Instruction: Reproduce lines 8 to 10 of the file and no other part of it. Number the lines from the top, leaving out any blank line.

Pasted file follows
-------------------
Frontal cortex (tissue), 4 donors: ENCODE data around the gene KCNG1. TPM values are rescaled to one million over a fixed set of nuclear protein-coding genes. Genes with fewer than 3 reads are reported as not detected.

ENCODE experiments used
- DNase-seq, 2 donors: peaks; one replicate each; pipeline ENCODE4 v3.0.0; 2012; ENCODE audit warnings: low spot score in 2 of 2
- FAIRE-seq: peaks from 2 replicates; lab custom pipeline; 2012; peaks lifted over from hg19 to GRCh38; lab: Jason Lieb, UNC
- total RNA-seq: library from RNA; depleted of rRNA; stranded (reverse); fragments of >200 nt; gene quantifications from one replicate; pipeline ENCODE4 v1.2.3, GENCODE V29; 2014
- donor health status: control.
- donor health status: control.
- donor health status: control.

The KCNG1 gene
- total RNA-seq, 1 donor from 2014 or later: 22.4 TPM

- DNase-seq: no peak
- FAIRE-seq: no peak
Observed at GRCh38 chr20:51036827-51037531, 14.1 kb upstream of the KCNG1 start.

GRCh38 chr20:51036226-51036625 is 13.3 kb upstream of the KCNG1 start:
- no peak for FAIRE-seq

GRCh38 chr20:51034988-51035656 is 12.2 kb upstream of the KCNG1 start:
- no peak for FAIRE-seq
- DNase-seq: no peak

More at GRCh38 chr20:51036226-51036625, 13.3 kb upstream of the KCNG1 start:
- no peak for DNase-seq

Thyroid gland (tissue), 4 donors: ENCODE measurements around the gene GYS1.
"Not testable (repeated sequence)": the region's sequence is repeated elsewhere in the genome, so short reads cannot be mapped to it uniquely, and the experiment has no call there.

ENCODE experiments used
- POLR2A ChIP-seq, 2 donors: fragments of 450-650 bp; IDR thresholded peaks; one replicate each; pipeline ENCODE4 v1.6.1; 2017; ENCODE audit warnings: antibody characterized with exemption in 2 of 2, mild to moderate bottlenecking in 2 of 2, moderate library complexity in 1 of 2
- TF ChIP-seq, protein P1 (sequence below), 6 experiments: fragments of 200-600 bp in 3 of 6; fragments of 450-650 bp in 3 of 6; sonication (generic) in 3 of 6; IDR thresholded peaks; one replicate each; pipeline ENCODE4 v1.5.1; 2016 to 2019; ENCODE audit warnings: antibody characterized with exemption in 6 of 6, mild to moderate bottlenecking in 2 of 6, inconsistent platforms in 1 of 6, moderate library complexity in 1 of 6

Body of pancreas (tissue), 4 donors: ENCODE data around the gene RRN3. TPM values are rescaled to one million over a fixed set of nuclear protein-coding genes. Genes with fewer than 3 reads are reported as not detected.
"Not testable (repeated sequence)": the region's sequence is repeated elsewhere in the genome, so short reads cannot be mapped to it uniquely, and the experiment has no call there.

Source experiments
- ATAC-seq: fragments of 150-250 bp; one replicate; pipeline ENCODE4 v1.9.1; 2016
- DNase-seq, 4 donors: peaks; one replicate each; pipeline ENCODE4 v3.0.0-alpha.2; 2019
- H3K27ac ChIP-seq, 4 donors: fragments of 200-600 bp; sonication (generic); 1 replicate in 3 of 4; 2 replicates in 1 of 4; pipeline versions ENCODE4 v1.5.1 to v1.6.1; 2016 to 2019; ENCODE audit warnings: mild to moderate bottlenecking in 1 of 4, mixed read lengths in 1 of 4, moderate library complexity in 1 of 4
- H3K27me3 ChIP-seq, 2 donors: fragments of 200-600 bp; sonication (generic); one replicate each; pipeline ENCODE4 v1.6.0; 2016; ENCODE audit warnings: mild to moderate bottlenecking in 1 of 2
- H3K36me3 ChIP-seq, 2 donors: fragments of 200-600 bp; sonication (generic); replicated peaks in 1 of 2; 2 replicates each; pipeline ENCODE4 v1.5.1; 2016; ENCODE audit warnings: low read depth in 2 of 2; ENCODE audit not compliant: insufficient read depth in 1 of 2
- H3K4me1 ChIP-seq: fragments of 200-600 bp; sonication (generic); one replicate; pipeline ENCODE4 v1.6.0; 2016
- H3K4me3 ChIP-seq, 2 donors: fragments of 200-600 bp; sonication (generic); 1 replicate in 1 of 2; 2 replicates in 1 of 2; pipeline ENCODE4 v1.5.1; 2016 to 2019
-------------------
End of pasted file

- donor health status: control.

The KCNG1 gene
- total RNA-seq, 1 donor from 2014 or later: 22.4 TPM